The Art of Coming Out

Social Commentary

The Art of Coming Out

Illustration: Neon

On the last ruled page of a 14-year old boy’s physics’s notebook was a pair of eyes. The same set drawn over and again, as if to memorise the stare. The middle pages gathered courage and revealed the rest of the face – a hook of a nose, pouty, cracked lips, and above that a wire of pubescent moustache.

When his parents leafed upon his crush, they dragged the 14-year-old boy straight to a stained-glass corner in a church, to a pastor who claimed he could “correct” the child’s sinful fascination and later to the underground office of a psychiatrist, who assured a “cure” with aversion therapy. Male genitals alternated on the white wall in a room that smelt of a thousand boiled eggs. Each picture followed by a short pulse of shock treatment.

Jijo Kuriakose’s voice echoes through the hallway, as he recounts these horror stories, which are a part of the social landscape of Kerala even today. Even today, doctors like Titus Varghese claim that they can “cure homosexuality”.

In the verdant paradise that is supposedly God’s Own Country, Article 377 is irrelevant. Homosexuality will always be a cardinal sin. If you search for “gay + Malayalam” on Google, you will be directed to a Wikipedia entry called “kundan” (faggot), with a creepy picture of an elderly man trying to molest an adolescent.

Fury surges in Jijo’s kohl-rimmed eyes, as he recounts his battle to edit that offensive Wikipedia entry. Every attempt to change it to “swa varga anuragi” or “lovers of the same sex” would last not more than five minutes. After which the previous derogatory content would restore itself, word by word.

For these amateur artists with day jobs, art is entirely about eradicating this “otherness”, presenting their love so that the world may understand. But the world stays away.

Jijo has roped in friends from Queerala, a non-profit that serves the LGBT community in Kerala, to barrage Wikipedia with new entries about themselves.

In the real world though they are taking a different track – spilling out their secrets and feelings on blank canvases, using colour and images to bring their life to the world. Jijo is sitting on the red-oxide floor of Kochi’s Durbar Hall with a bunch of other artists, brainstorming on body and same gender intimacy. They form a jagged circle against the backdrop of a micro-tip on a canvas – a man slouches on a wooden ledge, the birth cord connected to another one lying curled up in the womb of ignorance.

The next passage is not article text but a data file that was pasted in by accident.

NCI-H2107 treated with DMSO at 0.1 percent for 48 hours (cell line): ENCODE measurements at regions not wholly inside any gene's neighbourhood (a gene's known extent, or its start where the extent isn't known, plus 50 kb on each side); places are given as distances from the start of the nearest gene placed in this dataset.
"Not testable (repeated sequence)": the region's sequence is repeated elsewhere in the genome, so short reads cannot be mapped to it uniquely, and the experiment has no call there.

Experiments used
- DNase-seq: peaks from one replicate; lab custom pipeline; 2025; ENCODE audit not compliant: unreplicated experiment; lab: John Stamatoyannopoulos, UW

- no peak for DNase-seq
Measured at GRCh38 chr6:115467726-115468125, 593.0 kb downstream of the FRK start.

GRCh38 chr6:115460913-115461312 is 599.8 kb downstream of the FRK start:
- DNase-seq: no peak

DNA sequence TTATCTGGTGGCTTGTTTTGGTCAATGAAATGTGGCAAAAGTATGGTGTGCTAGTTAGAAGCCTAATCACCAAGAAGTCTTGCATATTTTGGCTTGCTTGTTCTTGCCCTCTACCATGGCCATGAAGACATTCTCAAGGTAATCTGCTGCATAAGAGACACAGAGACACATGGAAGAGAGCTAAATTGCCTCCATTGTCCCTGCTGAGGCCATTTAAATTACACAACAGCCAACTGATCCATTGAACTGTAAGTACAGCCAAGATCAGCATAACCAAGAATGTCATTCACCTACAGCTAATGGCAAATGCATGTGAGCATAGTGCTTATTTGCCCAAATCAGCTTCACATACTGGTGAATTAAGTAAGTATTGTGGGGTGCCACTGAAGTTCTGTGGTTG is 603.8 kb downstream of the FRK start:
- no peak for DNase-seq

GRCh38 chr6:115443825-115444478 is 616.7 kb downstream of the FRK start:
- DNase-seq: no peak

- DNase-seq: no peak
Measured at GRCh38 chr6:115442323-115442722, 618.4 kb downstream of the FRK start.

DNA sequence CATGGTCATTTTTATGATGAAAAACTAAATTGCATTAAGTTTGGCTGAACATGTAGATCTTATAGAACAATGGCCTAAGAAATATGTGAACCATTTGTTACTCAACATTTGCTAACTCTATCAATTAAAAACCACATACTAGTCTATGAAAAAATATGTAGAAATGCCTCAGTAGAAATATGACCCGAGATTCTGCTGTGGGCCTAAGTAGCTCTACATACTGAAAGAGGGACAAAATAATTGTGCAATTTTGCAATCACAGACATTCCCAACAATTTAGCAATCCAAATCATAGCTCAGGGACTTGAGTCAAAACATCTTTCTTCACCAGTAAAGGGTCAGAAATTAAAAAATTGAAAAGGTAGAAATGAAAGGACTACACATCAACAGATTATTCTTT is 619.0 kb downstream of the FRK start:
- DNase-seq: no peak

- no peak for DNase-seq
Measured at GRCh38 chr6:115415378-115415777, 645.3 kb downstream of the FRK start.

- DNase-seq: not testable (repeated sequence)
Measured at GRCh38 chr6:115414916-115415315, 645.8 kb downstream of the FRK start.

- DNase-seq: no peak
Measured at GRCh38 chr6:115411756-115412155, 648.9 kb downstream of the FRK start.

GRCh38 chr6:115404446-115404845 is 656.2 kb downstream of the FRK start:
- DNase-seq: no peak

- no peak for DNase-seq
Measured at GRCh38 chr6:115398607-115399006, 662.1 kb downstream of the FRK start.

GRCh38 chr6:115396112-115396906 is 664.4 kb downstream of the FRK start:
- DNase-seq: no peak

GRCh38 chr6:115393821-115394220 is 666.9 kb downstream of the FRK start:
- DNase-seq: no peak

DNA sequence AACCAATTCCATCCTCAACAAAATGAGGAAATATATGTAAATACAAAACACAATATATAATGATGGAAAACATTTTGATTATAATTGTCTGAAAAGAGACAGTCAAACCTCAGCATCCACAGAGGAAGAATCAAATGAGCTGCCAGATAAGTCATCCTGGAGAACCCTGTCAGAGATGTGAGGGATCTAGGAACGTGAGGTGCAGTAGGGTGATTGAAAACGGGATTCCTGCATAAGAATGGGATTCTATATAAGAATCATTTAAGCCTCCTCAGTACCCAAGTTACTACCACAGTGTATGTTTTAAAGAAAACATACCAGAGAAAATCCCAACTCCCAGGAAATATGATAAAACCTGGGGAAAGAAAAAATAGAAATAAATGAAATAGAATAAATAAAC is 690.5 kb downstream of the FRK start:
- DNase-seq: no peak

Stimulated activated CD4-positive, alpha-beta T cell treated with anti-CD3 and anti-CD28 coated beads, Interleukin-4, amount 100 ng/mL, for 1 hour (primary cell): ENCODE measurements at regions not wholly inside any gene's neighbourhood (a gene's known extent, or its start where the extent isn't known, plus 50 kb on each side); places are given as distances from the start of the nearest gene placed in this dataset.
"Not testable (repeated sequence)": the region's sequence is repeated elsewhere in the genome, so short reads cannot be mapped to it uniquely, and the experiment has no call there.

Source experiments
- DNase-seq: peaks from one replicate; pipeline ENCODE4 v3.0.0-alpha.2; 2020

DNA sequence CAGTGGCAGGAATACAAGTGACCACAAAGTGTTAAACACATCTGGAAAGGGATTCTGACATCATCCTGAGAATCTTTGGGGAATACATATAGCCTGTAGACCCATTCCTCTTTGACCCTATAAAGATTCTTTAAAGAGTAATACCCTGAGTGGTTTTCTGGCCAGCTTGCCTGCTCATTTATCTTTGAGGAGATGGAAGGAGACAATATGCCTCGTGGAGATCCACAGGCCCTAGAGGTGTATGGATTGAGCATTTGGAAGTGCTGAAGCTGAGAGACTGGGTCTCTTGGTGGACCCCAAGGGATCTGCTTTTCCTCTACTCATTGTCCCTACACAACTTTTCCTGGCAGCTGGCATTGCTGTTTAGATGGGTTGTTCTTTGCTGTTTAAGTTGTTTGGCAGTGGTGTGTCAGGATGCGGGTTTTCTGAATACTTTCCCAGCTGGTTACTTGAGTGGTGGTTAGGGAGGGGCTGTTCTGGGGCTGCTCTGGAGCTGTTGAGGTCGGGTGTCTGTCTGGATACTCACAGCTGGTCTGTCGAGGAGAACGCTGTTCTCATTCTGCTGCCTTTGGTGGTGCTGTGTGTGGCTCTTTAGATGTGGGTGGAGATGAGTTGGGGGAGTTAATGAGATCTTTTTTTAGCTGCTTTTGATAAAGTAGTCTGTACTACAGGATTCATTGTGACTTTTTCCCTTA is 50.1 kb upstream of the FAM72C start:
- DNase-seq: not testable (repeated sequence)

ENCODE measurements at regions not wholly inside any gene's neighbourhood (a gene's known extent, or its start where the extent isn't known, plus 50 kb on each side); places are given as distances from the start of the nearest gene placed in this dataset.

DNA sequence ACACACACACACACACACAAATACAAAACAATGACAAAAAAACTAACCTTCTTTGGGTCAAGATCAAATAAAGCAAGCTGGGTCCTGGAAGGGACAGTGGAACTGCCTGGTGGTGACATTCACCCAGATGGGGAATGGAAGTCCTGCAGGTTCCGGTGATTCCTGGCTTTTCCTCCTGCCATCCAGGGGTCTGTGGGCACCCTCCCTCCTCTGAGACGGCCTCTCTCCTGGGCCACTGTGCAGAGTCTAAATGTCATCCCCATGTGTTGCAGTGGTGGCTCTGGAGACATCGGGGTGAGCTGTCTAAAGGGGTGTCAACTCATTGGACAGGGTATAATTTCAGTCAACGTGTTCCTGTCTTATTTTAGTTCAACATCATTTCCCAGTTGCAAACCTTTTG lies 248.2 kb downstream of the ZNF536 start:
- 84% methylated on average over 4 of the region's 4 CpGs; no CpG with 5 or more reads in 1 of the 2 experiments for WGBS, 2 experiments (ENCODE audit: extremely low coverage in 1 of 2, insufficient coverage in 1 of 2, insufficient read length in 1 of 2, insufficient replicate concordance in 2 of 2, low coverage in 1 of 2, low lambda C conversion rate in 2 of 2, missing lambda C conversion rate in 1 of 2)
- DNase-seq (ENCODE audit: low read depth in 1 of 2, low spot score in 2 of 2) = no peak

A slice of sun finds its way through the windowpane, falling on a painting where a pair of stark-naked legs forms the filament of a bulb. The warmth spills over to Jijo’s hands that chatter animatedly. His ring finger is bare. He’s managed to avoid the fate of some gay men who are forced into marriage. He cannot stomach the thought of cheating an innocent woman and be pushed into an impossible double life in this WhatsApp era.

But this honesty comes with material risks in this land of greens.

Two years ago, after a couple of local dailies lionised Jijo for coming out, his London-based landlord asked him to hunt for a more liberal lessor and a new place to stay. Jijo still lives in Kochi, but others have fled to anonymous cities, where they don’t need to go to bed with their secret. Revathy, a young lesbian seated next to Jijo, has picked Mumbai. Mumbai and the binary world of the internet is where they can be themselves.

Nishad, a fine arts graduate and lab technician, who goes by his chat name Neon, uses his virtual affairs that have stretched over years as the foundation of his work. Against the neon backdrop, a couple lies in bed, one awake, watching, the other strolling through the incoherent plain of a dreamscape. Their combined nakedness sinks into the night. Like Neon, the men that break out from his brushes are brawny. His vivid scenes could pair easily with Colm Tóibín’s stories.

The Art of Coming Out

Friends trickle in, but families stay away when the LGBT community in Kerala organises art shows.

Nishadh Neon

These young artists have met in the chat rooms of a Mumbai-based secret group, Yaariyan. When Jijo reached out to Revathy for Homophorism, an art show, she had to hammer her fear down and focus instead on the noise inside her head where story kernels popped, one after the other.

A striking photograph of a lesbian couple seated across a coffee table, their eyes straying, is reminiscent of a diary entry from the French film Blue is the Warmest Colour. Revathy’s photographs dwell on estrangement via a young couple, who is falling out of love. “You may keep us in a separate box and pretend that we are not the same, but our lives are entwined and we have the same stories as you.”

For these amateur artists with day jobs, art is entirely about eradicating this “otherness”, presenting their love so that the world may understand. But the world stays away.

At this art show organised by the LGBT community, friends trickle in, in ones and twos to view these canvases, which bleed the life stories of their queer buddies. None of their families make it. “It is not that they don’t want to come, they are just afraid of embarrassment,” Revathy says. Her mother is covertly supportive. She swings between feeling proud and being disheartened about her daughter’s life choices. Most of it, Revathy believes, has got to do with them being settled in Thrissur.

Not much has changed for Jijo either. He simply continues to pray that 14 year-old boys aren’t dragged by their parents to the priest anymore.